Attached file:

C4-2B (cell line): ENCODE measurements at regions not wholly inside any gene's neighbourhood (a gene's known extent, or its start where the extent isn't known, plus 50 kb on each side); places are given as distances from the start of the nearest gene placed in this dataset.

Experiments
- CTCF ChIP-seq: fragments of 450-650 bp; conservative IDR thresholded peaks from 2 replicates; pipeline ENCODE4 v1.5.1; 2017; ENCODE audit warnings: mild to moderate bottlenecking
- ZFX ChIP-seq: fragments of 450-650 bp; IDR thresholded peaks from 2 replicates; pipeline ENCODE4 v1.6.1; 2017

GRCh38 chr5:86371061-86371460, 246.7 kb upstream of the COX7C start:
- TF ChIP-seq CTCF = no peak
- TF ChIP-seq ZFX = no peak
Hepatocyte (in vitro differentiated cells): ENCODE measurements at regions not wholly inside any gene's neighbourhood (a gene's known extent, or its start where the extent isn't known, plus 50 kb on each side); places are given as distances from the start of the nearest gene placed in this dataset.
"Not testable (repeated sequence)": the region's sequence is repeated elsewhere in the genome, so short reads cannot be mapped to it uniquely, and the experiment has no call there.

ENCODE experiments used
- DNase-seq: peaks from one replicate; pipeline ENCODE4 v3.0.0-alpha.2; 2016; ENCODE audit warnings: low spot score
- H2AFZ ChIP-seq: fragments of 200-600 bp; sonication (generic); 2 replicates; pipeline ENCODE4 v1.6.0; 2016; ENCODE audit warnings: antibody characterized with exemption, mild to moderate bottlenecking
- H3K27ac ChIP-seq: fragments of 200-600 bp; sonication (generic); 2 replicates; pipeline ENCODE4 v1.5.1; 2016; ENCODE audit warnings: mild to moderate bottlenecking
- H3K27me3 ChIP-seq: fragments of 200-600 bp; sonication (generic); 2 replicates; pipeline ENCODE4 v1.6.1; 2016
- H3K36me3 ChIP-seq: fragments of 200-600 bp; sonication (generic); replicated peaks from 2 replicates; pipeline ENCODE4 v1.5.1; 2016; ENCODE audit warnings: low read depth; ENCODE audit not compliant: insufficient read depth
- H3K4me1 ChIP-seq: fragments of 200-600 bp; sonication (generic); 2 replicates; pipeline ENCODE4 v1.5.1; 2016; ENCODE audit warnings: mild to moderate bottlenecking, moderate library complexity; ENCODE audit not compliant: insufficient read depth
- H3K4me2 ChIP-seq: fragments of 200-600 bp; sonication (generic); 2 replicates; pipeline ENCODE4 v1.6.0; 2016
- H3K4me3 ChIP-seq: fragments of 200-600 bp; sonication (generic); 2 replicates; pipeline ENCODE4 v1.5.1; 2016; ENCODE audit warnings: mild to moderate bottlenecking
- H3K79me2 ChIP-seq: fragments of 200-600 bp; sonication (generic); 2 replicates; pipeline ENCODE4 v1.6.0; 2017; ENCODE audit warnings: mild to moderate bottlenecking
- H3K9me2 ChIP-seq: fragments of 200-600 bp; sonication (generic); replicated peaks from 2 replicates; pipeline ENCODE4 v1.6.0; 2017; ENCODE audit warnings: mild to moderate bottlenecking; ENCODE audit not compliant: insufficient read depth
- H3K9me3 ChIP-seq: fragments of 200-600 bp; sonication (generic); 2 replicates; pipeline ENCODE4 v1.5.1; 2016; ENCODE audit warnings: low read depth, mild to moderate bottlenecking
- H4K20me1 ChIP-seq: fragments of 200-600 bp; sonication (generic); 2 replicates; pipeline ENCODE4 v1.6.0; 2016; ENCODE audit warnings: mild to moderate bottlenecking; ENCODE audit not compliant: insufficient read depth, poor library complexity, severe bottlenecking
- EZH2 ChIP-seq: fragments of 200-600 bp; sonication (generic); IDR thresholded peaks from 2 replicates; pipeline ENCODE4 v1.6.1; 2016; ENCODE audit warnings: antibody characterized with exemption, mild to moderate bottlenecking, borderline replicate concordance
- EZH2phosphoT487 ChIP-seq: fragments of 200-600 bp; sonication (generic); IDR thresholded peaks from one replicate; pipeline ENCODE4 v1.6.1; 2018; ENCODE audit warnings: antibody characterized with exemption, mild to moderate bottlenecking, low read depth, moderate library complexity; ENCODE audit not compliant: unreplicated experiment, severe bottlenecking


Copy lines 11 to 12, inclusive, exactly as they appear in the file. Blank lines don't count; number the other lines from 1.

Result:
- DNase-seq: peaks from one replicate; pipeline ENCODE4 v3.0.0-alpha.2; 2016; ENCODE audit warnings: low spot score
- H2AFZ ChIP-seq: fragments of 200-600 bp; sonication (generic); 2 replicates; pipeline ENCODE4 v1.6.0; 2016; ENCODE audit warnings: antibody characterized with exemption, mild to moderate bottlenecking